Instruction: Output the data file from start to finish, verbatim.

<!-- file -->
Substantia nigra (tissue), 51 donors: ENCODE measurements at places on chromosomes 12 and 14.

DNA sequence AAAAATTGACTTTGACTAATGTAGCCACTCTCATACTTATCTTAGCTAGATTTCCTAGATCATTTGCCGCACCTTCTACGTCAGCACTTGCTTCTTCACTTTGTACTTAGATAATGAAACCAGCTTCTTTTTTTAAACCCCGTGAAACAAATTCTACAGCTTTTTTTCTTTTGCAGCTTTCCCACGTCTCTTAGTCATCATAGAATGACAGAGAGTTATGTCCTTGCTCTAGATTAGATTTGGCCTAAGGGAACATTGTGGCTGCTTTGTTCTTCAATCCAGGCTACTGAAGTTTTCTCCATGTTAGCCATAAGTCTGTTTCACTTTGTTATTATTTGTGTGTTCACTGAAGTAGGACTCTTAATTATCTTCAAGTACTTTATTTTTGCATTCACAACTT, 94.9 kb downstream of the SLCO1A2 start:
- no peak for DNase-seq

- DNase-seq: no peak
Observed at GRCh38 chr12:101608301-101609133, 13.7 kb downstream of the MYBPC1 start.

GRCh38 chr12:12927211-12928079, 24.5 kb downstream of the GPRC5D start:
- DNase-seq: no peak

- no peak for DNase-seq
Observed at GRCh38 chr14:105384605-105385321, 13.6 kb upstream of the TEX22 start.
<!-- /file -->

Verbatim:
Substantia nigra (tissue), 51 donors: ENCODE measurements at places on chromosomes 12 and 14.

DNA sequence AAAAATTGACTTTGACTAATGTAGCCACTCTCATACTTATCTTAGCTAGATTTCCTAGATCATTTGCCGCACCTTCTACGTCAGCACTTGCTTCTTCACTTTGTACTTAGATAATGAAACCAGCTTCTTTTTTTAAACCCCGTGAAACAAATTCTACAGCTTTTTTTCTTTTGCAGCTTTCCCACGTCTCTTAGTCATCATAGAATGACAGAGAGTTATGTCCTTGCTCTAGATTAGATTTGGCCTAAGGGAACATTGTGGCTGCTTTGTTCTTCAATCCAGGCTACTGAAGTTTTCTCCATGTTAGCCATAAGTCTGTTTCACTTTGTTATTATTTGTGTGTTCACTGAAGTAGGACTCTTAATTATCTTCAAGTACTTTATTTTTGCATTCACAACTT, 94.9 kb downstream of the SLCO1A2 start:
- no peak for DNase-seq

- DNase-seq: no peak
Observed at GRCh38 chr12:101608301-101609133, 13.7 kb downstream of the MYBPC1 start.

GRCh38 chr12:12927211-12928079, 24.5 kb downstream of the GPRC5D start:
- DNase-seq: no peak

- no peak for DNase-seq
Observed at GRCh38 chr14:105384605-105385321, 13.6 kb upstream of the TEX22 start.